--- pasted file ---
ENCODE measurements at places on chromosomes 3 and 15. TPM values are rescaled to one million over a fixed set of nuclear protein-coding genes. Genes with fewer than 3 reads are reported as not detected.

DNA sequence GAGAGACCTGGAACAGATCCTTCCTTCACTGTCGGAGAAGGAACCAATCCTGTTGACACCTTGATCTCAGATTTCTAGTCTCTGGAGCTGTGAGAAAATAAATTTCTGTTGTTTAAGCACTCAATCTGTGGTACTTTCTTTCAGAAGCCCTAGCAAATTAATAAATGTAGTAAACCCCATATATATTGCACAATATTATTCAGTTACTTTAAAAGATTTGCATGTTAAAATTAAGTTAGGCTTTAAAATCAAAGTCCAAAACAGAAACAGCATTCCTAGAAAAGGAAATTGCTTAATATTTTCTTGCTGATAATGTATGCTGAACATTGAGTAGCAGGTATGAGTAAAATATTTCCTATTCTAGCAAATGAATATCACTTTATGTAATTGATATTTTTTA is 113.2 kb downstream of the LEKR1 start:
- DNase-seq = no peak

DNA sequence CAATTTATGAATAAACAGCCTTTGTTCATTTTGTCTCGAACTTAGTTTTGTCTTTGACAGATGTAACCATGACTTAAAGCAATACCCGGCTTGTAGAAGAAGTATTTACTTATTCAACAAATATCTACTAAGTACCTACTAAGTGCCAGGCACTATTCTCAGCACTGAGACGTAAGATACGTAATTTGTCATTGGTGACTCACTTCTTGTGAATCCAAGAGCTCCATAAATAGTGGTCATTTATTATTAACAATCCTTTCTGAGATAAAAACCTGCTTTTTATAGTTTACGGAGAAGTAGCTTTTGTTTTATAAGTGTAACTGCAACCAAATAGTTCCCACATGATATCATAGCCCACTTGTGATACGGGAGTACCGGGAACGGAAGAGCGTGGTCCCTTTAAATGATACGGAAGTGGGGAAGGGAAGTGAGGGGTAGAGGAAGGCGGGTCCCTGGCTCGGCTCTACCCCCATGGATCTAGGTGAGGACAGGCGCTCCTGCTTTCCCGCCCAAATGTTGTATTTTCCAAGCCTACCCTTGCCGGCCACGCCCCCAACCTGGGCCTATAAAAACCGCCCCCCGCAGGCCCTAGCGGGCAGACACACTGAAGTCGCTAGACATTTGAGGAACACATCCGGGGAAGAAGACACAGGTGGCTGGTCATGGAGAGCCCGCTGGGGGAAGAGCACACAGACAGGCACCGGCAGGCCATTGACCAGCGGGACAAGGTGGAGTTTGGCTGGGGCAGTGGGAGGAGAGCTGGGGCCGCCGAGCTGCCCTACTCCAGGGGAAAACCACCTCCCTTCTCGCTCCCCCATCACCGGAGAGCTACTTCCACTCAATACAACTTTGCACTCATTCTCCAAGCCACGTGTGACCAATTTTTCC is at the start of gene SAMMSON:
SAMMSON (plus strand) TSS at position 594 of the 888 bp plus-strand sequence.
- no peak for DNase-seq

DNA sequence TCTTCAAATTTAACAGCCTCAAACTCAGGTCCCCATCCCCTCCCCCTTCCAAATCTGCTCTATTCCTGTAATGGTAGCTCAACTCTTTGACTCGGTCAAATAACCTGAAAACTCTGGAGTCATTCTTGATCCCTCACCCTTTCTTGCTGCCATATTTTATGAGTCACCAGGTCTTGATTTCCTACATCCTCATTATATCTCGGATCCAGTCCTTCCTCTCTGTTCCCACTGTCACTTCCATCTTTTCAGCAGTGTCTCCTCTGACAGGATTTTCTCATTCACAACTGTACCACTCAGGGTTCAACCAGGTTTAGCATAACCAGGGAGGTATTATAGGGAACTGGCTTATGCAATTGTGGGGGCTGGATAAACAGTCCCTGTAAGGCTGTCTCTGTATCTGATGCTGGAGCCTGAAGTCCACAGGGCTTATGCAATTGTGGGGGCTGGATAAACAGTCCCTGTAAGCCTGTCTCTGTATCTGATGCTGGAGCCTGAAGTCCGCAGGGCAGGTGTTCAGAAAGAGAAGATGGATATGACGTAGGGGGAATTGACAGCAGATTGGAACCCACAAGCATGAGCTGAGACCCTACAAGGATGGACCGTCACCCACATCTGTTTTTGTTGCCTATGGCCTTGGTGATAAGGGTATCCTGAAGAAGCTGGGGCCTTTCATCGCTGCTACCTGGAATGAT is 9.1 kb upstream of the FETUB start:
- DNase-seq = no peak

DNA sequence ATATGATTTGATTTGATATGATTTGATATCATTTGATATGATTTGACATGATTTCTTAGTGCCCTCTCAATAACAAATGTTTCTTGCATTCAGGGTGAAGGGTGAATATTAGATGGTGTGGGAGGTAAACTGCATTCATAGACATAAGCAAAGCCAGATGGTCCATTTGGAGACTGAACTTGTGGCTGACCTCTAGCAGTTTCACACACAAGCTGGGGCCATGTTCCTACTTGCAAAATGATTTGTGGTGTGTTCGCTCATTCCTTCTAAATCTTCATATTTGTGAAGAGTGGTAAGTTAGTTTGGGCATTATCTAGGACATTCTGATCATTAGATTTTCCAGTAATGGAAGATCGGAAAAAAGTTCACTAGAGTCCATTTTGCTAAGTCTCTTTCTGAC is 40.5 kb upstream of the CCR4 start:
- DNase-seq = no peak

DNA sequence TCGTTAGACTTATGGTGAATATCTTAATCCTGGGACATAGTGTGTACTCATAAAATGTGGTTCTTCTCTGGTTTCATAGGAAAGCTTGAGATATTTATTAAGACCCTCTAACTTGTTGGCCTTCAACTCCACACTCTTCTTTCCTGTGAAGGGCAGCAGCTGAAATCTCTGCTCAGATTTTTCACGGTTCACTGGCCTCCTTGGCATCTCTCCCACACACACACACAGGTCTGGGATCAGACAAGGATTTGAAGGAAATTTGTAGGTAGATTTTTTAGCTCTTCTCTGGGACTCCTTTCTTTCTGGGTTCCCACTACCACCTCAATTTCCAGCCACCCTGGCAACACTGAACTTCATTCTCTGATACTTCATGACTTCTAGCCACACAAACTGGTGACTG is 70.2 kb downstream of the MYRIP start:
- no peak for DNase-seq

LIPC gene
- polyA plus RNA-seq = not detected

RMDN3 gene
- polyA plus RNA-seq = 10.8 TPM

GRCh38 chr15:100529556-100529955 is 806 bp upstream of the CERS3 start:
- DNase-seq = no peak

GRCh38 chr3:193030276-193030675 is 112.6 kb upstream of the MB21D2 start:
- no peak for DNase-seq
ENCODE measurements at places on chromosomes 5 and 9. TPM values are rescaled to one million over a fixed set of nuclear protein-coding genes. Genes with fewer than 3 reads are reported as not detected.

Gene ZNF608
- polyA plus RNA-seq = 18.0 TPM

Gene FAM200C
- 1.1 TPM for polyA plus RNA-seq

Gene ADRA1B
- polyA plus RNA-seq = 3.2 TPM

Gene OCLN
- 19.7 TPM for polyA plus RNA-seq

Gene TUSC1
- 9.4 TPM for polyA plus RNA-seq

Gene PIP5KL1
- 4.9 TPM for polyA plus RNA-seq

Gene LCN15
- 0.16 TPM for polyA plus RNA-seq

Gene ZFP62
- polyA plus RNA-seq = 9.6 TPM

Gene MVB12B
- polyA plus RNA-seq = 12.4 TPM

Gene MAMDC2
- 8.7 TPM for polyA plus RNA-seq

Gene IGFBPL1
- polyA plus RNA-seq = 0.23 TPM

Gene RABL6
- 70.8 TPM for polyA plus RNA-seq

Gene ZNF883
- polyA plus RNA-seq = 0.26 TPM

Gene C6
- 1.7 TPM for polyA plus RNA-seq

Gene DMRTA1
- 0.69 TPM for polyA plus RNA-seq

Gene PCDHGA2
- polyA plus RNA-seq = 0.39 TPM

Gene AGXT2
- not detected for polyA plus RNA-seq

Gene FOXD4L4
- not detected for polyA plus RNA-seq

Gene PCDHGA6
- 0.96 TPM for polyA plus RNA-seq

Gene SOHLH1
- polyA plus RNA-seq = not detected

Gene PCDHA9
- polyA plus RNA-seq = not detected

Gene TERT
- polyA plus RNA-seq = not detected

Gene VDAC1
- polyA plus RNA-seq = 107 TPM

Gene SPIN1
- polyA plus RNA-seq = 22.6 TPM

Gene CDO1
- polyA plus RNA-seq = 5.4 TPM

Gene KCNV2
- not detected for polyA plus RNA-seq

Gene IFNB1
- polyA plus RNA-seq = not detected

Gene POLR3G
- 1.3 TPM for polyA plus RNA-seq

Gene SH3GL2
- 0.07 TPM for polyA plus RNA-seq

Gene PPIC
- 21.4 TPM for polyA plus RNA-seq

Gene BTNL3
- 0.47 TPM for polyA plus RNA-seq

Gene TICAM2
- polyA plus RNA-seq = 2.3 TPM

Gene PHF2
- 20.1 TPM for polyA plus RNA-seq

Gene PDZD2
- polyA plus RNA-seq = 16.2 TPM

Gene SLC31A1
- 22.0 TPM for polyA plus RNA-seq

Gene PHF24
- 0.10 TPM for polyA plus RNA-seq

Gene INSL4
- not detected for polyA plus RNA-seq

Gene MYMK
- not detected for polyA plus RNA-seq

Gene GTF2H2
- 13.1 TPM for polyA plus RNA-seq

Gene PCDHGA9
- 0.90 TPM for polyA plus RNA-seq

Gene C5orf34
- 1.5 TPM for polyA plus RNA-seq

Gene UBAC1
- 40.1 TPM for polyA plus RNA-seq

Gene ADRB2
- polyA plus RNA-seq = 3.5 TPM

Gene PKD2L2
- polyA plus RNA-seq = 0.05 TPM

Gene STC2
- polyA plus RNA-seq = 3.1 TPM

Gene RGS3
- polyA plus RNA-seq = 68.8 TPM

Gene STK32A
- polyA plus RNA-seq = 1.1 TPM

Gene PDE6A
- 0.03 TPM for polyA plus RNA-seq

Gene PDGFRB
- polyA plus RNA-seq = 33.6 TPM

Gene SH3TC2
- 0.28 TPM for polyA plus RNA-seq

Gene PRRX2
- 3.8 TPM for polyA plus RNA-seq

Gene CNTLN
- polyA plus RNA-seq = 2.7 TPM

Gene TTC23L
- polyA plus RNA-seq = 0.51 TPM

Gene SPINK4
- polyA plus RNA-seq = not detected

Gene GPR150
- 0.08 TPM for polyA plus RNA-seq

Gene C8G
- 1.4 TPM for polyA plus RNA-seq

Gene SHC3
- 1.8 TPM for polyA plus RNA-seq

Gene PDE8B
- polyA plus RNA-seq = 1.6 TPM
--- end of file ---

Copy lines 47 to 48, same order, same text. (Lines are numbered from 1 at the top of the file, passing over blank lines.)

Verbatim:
- polyA plus RNA-seq = 0.26 TPM

Gene C6